* These five chapters (Jn 13 to 17) are also an example of the way the communities of the Beloved Disciple catechised. The questions of the three disciples, Thomas (Jn 14:5), Philip (Jn 14:8) and Judas Thaddaeus (Jn 14:22), were also the questions of the communities of the late first century. Jesus’ replies to the three were like a mirror where the communities found an answer to their doubts and difficulties. Thus, chapter 14 was (and still is) a catechesis that teaches the communities how to live without the physical presence of Jesus.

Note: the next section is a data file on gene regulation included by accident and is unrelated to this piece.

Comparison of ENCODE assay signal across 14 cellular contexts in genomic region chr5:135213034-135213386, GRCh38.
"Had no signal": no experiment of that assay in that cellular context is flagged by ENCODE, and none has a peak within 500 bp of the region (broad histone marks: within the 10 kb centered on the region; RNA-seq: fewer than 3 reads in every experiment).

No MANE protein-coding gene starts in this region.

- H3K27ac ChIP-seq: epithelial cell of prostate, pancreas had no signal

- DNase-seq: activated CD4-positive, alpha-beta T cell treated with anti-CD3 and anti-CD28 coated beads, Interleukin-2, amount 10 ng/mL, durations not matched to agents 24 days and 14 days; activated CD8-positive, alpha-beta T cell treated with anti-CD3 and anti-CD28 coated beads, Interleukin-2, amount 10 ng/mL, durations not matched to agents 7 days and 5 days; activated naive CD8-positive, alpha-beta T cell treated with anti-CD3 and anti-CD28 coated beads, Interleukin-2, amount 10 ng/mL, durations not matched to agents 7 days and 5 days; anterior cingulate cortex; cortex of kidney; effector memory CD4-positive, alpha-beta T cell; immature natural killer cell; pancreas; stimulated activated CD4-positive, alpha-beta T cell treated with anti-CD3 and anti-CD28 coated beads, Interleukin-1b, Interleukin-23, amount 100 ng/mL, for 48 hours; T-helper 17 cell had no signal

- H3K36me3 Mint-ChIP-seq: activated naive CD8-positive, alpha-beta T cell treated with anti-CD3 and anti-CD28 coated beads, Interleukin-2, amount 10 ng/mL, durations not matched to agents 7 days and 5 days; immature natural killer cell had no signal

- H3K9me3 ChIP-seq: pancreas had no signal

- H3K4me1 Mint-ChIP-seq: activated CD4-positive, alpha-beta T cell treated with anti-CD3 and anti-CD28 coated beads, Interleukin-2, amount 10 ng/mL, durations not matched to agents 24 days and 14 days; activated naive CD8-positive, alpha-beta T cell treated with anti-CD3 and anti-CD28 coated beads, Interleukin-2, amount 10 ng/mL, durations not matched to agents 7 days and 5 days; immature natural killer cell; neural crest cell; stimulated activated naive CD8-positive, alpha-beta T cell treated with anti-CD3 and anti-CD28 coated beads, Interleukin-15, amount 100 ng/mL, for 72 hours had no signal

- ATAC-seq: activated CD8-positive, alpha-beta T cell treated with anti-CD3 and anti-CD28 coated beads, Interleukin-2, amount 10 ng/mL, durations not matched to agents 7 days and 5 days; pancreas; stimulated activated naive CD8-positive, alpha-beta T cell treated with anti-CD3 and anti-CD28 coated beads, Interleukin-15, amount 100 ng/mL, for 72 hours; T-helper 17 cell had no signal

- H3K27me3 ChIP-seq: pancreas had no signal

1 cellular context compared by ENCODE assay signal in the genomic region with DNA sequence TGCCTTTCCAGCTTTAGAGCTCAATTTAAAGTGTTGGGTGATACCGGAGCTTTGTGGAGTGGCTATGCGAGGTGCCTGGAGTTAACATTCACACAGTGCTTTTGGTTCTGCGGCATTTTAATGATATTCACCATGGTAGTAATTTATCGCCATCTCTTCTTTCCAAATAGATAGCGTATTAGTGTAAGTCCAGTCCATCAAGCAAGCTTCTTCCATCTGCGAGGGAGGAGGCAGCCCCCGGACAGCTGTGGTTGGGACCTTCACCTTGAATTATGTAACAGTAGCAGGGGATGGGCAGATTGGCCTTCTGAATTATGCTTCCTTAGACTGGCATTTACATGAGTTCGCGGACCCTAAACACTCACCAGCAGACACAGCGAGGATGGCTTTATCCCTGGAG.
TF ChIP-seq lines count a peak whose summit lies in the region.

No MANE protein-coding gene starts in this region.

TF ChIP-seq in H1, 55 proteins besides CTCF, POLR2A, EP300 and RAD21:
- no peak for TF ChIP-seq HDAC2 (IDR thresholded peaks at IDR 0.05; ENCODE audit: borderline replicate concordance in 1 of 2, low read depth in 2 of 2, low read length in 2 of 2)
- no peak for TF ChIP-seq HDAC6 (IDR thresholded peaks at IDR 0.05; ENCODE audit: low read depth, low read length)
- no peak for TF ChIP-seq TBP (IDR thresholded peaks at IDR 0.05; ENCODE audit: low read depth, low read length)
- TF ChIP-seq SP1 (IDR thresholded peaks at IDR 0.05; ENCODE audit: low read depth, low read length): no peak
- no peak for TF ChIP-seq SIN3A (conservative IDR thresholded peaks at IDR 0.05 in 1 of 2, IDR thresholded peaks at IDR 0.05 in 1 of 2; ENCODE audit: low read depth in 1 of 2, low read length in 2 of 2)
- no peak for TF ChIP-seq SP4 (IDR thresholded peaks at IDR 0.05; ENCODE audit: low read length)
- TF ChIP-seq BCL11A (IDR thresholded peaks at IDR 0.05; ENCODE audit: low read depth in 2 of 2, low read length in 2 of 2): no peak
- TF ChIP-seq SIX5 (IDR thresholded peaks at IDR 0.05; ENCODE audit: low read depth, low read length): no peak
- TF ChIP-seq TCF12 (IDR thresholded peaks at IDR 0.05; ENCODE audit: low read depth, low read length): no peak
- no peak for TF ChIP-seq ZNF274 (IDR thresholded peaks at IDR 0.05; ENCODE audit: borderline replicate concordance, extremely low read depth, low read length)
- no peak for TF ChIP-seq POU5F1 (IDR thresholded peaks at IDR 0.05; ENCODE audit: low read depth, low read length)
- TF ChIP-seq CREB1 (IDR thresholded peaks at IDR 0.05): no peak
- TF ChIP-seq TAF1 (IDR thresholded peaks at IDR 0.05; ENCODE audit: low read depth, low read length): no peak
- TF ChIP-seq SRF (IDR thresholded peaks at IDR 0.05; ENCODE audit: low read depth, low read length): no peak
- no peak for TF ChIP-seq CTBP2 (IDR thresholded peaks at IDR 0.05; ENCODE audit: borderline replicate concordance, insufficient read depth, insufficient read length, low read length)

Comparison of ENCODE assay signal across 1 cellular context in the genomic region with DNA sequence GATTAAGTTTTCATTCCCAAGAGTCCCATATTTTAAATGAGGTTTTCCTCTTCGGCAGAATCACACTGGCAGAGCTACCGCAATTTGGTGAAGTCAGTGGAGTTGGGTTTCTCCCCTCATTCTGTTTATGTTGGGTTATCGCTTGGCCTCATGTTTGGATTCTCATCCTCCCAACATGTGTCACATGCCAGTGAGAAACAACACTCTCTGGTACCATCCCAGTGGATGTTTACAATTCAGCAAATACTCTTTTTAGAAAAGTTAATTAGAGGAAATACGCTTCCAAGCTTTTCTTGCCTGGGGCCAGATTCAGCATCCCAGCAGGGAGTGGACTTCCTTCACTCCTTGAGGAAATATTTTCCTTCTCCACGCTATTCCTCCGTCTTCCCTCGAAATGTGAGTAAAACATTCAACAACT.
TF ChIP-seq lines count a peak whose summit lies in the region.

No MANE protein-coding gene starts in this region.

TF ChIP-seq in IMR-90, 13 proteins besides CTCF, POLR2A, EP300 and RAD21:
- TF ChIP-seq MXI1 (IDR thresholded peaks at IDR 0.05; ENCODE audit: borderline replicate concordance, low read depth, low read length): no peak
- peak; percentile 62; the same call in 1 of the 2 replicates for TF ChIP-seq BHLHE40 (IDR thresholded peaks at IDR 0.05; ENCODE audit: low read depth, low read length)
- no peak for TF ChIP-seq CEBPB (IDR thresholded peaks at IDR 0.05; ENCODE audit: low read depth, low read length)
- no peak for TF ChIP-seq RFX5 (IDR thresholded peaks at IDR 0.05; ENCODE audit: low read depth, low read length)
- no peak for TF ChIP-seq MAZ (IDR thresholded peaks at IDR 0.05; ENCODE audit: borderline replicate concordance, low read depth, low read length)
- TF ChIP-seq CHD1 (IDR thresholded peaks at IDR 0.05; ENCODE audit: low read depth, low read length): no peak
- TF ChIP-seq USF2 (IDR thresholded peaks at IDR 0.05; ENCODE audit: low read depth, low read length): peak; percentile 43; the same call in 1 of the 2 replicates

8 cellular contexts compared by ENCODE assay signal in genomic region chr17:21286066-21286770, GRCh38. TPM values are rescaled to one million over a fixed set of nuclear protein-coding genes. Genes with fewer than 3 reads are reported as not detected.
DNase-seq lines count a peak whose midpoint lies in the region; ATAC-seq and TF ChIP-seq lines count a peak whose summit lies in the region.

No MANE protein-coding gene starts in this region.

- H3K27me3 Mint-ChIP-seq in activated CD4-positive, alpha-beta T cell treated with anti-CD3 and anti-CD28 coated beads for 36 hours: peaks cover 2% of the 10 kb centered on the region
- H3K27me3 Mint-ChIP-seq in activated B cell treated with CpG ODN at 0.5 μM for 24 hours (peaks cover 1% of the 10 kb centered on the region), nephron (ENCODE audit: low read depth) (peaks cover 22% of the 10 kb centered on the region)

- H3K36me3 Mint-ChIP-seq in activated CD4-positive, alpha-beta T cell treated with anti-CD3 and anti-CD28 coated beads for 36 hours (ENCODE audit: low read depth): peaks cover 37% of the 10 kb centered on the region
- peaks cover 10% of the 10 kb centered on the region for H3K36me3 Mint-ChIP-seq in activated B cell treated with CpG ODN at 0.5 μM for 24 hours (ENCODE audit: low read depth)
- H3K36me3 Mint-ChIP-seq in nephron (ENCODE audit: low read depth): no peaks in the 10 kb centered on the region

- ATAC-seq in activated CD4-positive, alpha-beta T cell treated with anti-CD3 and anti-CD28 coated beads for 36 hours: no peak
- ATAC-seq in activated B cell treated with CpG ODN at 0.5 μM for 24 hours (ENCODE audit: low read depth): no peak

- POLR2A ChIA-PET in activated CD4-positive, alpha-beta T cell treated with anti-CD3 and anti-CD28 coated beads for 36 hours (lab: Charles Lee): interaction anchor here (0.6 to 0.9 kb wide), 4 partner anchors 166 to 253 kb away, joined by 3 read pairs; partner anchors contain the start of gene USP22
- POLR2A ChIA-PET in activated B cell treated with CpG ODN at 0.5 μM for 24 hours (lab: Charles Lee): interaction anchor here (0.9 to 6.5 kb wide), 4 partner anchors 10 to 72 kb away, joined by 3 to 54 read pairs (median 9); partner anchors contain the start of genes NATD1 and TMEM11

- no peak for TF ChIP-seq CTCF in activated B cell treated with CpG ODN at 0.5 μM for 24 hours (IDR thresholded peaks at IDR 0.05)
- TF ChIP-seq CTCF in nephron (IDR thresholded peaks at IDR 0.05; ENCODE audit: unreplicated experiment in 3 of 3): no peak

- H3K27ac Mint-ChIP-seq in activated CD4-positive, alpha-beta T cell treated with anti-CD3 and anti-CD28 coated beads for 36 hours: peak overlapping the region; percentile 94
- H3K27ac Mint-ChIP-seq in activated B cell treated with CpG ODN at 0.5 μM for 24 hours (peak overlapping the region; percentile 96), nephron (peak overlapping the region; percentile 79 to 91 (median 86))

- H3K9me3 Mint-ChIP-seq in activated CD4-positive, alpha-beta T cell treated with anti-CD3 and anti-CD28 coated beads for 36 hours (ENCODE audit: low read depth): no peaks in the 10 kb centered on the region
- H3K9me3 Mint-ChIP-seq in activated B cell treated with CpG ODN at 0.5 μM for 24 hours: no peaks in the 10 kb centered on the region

c) Chapter 14: 1-12: An answer to the constant questions of the human heart:

John 14:1-4: The communities asked: "How can we live in community with so many different opinions?" Jesus replies with an exhortation, "Do not let your hearts be troubled! There are many rooms in my Father’s house!" The insistence on encouraging words that would help to overcome the troubles and divergences, means that there must have been different tendencies among the communities, each claiming to be truer than the other. Jesus says, "There are many rooms in my Father’s house!" It is not necessary for all to think alike. What matters is that all accept Jesus as the revelation of the Father and that, for love of him, all take on an attitude of service and love. Love and service are the concrete, which binds together the many bricks of the wall and makes the diverse communities into one Church of brothers and sisters.